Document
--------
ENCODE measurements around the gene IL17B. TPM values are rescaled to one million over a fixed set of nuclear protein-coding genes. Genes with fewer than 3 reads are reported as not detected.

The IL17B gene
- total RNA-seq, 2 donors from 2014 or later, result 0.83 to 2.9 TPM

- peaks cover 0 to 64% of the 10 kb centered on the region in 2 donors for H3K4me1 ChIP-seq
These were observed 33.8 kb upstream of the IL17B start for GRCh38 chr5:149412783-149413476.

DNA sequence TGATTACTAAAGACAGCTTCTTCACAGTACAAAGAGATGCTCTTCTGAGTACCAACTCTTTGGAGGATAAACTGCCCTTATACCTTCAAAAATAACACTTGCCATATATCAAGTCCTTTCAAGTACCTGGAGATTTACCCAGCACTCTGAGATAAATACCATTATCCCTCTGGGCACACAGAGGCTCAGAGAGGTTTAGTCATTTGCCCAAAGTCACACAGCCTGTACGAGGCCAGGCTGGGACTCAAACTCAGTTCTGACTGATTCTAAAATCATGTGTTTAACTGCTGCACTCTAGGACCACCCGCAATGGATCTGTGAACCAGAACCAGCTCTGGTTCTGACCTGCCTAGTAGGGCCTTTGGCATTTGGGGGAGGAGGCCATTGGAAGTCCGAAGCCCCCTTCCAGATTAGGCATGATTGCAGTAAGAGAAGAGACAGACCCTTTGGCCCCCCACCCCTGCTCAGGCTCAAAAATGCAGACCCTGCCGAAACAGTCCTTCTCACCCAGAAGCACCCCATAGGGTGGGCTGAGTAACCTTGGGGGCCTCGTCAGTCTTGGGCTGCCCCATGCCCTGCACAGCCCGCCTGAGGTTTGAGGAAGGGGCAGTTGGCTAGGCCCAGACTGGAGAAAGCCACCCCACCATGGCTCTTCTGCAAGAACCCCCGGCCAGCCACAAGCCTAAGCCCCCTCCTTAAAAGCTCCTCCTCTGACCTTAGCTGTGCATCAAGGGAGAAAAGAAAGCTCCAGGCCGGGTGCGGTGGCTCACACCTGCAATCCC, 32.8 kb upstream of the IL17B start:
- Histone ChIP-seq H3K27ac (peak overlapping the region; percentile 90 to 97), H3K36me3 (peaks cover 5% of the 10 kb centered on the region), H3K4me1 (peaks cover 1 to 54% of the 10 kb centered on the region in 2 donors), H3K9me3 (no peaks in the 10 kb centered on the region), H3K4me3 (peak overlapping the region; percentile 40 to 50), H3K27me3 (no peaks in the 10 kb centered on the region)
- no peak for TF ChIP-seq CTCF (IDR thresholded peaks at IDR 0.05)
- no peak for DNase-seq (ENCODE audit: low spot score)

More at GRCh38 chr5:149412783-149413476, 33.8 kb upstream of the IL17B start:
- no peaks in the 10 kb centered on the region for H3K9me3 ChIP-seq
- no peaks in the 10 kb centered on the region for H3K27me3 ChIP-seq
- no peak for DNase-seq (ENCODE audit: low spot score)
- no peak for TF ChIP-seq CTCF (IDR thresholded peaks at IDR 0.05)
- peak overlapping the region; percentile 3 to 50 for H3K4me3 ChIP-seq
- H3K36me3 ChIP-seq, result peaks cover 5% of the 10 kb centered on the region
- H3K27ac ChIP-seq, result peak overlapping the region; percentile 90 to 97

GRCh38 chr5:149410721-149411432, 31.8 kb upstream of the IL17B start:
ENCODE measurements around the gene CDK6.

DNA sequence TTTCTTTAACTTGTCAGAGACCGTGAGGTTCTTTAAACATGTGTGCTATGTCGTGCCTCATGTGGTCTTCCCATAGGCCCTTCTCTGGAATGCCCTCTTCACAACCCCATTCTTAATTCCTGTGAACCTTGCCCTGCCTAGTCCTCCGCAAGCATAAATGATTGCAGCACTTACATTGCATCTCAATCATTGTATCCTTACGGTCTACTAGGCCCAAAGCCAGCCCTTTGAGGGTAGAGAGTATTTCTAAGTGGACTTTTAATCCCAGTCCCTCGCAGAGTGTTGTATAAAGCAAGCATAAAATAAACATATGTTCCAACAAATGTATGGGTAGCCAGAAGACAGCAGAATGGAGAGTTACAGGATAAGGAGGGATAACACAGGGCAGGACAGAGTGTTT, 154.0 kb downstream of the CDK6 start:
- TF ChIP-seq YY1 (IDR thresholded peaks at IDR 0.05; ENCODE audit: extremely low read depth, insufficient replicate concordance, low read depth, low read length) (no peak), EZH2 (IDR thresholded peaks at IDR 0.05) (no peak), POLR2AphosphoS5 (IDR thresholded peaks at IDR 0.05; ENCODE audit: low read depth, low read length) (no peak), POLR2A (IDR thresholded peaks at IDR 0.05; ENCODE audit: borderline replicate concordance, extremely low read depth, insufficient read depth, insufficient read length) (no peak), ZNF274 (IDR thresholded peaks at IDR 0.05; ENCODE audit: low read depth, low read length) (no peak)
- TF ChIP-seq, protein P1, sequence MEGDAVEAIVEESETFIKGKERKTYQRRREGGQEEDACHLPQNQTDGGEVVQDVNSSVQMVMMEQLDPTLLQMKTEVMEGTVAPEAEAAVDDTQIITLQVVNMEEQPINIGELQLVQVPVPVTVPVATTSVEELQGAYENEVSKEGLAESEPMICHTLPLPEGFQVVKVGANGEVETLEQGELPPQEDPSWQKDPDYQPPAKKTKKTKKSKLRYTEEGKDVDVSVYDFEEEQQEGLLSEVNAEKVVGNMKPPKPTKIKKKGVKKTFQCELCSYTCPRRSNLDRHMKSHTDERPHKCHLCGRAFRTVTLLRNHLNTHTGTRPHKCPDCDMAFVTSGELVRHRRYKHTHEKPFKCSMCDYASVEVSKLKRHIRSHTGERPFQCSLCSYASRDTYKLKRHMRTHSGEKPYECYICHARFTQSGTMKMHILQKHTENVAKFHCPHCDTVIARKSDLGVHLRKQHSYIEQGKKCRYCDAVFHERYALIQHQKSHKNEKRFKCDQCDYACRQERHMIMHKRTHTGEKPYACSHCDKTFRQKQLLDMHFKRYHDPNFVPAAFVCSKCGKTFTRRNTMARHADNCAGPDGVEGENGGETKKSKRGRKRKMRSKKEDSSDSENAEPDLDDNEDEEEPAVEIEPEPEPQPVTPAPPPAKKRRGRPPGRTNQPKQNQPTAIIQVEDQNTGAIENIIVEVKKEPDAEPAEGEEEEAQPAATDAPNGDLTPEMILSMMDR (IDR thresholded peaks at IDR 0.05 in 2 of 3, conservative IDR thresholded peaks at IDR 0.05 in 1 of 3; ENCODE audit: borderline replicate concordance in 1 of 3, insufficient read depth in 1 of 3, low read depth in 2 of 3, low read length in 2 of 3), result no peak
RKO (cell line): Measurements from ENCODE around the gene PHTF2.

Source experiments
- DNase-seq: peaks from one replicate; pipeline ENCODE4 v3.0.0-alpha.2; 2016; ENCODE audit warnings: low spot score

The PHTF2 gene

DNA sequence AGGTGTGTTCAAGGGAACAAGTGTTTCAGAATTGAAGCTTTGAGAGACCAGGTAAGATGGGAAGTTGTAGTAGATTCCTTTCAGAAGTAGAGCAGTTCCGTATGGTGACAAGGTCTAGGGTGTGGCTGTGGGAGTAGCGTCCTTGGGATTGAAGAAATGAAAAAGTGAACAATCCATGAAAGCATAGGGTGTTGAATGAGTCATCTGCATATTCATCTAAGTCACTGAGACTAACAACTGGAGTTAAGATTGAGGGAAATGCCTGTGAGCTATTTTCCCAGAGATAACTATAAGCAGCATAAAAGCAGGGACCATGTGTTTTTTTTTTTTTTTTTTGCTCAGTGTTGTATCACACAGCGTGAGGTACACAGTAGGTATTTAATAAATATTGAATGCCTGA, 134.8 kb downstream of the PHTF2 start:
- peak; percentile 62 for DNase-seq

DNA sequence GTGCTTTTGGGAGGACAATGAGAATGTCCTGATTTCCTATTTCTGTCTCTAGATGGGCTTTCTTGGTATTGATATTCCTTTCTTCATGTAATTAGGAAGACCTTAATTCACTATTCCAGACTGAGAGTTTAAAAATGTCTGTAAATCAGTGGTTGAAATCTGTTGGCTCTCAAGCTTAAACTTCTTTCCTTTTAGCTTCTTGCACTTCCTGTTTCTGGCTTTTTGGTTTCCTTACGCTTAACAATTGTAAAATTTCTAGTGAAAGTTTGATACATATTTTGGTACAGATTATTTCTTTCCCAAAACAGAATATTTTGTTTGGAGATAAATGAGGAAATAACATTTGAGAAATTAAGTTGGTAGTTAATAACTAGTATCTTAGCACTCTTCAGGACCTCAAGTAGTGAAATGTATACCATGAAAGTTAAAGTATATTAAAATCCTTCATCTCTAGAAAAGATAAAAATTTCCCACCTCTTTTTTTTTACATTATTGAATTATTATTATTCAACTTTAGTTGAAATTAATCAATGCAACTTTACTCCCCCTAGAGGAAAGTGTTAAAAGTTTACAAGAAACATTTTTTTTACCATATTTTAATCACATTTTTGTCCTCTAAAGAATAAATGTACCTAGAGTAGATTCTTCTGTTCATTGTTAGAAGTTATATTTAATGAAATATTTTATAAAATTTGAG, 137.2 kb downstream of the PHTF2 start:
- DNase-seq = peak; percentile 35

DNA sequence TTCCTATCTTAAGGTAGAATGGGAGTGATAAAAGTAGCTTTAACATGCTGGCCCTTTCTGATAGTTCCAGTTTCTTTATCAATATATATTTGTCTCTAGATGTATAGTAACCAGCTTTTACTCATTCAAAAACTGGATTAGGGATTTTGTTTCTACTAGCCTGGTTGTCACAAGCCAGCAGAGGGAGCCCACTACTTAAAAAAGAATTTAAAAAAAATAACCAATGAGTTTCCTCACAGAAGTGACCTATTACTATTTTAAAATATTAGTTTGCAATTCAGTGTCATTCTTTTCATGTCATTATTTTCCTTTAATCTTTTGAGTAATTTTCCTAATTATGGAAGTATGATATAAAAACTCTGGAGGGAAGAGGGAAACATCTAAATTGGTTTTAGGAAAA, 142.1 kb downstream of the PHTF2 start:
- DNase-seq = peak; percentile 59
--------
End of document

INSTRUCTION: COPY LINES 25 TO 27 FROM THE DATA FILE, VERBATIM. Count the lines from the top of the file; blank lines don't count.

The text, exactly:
- DNase-seq: peaks from one replicate; pipeline ENCODE4 v3.0.0-alpha.2; 2016; ENCODE audit warnings: low spot score

The PHTF2 gene

DNA sequence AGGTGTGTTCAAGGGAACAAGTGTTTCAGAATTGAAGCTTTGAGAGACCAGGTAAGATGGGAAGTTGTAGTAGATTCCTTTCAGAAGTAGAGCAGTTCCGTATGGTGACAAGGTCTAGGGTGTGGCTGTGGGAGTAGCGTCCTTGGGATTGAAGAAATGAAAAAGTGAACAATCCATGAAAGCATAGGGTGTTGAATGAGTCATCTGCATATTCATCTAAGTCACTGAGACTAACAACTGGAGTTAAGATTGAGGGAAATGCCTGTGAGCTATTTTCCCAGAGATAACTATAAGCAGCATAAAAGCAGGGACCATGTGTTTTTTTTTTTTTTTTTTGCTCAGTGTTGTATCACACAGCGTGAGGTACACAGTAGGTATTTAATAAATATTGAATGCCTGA, 134.8 kb downstream of the PHTF2 start: